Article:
No subpoena vote over census citizenship question after officials agree to testify
Chairman Elijah E. Cummings characterized the agreement for transcribed interviews as one step forward for the inquiry
The House Oversight and Reform Committee canceled planned subpoena votes for three current and former Commerce Department officials Wednesday in its census citizenship question inquiry after the trio agreed to closed-door interviews.
Chairman Elijah E. Cummings, D-Md., characterized the agreement for transcribed interviews of General Counsel Peter Davidson, Deputy Chief of Staff and Director of Policy Earl Comstock, and former counsel to the Commerce Secretary James Uthmeier, as one step forward for the probe.
The panel will continue to seek documents and testimony about the addition of the question, Cummings said, which Democrats have argued was meant to reduce noncitizen response and to draw Republican-leaning congressional maps.
“I’m glad it is being done but I am not going to be giving trophies for what we are supposed to do,” he said.
Republicans have pushed back on Democrats’ pursuit of the investigation, claiming it would interfere with the Supreme Court’s consideration of the addition of the citizenship question. The court is set to rule on the case before the end of the month so the government can finalize its census questionnaire.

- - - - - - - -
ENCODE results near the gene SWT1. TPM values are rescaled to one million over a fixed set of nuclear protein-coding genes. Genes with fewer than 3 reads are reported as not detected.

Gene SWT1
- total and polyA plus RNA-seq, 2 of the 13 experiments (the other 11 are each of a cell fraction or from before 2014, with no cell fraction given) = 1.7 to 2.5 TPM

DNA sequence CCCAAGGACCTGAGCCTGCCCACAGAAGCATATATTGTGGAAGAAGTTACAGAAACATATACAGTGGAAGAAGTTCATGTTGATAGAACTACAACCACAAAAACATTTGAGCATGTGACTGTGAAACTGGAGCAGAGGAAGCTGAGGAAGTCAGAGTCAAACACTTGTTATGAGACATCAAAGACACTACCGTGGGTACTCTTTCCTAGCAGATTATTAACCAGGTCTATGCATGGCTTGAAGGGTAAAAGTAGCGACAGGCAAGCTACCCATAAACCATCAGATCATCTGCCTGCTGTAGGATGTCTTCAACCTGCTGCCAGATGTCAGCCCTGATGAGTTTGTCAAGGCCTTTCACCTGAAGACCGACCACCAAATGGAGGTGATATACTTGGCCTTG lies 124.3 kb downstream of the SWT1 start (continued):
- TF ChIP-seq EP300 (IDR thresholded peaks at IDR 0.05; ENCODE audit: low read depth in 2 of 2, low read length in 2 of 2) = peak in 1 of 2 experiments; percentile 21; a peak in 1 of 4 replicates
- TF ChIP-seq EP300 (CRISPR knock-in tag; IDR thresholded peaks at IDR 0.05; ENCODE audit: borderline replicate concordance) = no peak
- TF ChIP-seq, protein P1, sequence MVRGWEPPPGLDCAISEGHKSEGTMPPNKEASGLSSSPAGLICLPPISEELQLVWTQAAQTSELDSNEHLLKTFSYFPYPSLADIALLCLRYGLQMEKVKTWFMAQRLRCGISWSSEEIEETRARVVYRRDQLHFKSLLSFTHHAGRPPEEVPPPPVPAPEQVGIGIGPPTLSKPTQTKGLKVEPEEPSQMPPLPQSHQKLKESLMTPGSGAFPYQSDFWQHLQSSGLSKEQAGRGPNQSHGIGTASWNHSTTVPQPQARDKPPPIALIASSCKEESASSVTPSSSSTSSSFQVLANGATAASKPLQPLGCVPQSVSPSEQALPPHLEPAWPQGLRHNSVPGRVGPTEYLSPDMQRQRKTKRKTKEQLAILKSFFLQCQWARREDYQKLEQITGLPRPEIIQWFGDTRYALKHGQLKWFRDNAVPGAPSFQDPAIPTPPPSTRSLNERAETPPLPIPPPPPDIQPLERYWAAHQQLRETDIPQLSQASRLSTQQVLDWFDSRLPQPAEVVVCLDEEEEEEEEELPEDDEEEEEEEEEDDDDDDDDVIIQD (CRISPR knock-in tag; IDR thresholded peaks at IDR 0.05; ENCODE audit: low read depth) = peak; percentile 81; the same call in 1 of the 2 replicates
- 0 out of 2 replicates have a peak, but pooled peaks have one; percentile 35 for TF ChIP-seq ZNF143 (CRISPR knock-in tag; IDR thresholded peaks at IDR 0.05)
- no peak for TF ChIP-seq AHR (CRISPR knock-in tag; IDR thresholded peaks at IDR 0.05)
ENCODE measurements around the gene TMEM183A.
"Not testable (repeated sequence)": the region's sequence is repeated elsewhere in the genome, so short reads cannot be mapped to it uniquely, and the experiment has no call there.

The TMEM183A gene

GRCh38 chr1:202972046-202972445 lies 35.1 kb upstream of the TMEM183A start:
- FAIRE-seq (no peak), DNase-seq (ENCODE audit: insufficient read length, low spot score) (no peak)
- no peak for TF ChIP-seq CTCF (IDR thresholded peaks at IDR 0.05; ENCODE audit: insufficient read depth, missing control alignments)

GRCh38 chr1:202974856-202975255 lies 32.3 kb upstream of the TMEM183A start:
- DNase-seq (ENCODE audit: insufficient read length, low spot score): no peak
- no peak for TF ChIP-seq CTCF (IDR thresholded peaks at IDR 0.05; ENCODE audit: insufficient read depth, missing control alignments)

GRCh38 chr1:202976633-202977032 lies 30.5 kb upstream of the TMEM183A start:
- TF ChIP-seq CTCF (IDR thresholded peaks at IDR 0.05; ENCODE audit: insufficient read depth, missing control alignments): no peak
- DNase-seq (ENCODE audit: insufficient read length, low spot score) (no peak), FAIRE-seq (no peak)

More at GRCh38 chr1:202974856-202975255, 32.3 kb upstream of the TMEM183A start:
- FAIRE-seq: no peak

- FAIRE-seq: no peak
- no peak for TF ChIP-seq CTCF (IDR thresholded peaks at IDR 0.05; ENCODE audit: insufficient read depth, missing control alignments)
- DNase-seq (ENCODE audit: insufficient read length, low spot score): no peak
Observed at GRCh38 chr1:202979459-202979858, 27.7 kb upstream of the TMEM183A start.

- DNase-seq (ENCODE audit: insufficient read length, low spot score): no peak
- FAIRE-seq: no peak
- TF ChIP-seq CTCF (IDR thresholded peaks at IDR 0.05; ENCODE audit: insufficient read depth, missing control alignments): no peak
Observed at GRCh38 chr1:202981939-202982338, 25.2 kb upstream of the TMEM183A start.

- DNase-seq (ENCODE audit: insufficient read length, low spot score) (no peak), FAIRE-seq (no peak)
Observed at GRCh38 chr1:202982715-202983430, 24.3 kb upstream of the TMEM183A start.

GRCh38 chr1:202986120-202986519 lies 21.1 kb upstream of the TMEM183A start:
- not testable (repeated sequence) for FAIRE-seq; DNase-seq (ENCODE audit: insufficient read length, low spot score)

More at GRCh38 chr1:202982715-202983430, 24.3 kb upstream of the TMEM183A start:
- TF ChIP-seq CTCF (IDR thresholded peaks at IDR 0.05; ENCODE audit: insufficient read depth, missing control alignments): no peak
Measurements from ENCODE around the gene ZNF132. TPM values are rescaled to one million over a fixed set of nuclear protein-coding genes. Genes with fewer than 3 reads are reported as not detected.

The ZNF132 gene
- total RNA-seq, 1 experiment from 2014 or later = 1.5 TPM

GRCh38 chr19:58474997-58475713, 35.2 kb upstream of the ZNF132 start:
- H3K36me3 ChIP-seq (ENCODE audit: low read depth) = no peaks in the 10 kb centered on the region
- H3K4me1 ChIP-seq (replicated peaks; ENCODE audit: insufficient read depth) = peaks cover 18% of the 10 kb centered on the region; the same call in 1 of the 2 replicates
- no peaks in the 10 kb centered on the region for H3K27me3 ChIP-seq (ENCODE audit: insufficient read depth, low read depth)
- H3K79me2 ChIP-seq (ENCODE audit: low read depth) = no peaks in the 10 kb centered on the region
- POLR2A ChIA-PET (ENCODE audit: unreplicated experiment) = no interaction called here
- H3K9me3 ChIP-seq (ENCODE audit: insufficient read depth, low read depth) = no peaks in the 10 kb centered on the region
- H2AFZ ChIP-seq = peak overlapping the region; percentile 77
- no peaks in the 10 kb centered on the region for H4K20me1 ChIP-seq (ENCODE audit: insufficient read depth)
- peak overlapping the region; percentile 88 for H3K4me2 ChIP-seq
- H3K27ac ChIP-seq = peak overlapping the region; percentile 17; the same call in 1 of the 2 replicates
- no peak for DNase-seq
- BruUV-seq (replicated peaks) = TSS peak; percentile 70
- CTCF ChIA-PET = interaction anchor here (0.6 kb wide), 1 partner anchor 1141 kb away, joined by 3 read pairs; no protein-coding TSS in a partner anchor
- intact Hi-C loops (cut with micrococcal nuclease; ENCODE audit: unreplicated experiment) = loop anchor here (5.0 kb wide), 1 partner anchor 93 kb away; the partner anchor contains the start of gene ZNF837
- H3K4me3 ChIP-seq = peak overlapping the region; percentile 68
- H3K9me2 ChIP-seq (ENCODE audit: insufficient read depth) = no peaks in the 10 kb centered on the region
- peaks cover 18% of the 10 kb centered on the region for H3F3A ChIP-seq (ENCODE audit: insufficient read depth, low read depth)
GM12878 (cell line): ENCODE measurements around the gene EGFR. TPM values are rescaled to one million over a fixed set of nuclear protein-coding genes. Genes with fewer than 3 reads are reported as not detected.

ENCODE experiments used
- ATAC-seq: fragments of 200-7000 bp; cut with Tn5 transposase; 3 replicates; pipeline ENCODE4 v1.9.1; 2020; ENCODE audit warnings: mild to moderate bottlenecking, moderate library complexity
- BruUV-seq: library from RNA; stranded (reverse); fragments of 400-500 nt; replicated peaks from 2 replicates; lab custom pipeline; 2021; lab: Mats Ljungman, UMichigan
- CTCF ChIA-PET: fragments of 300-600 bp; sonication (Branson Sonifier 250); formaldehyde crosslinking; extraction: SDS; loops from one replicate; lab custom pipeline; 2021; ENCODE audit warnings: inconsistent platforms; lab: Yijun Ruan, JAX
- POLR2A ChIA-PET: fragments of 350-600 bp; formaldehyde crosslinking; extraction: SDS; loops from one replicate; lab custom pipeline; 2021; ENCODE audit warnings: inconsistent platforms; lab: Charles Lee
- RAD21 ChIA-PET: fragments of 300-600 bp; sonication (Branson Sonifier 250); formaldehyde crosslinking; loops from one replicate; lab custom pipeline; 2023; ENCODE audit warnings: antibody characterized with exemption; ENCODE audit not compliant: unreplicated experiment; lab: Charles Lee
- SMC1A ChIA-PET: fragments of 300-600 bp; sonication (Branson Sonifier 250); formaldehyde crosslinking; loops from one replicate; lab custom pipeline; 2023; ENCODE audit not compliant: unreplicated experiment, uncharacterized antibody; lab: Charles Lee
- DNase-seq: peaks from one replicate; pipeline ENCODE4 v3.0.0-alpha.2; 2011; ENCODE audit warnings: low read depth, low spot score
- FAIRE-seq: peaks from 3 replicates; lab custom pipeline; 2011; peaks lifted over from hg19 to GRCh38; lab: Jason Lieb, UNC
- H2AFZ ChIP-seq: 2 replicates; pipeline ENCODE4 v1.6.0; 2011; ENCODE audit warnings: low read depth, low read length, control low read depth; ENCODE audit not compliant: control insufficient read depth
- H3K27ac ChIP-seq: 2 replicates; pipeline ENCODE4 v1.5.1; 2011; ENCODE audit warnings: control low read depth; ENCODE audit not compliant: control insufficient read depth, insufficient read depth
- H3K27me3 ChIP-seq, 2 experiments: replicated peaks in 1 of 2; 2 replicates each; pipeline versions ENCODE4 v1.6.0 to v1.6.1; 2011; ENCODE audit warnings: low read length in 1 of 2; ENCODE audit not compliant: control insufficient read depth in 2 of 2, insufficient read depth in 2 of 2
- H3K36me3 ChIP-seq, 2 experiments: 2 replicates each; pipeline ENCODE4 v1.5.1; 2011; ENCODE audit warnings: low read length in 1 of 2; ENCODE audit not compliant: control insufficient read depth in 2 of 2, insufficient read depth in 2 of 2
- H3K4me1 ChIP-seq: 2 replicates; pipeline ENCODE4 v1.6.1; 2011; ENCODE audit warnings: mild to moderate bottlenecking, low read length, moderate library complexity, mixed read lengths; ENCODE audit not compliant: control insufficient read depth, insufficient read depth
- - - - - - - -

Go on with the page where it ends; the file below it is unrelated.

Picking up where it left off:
The panel has engaged in a struggle with President Donald Trump’s Commerce Department over the census since Democrats took over the House in January. Earlier this week, Cummings threatened to hold Commerce Secretary Wilbur Ross and Attorney General William Barr in contempt over an April subpoena for documents and testimony.
Cummings said Wednesday the committee was still working on getting the documents ahead of a Thursday deadline.
The administration has maintained in testimony to Congress and the courts that the question was added following a Justice Department request for more citizenship information to aid Voting Rights Act enforcement.
The Commerce Department has maintained it has cooperated with the committee’s investigation and that the April subpoena sought documents protected by privileges surrounding internal deliberations. A department spokesman in a statement Wednesday reiterated a Monday statement in which department stressed it has produced more than 14,000 documents and argued that the committee intends to use its investigation to try to influence the Supreme Court decision.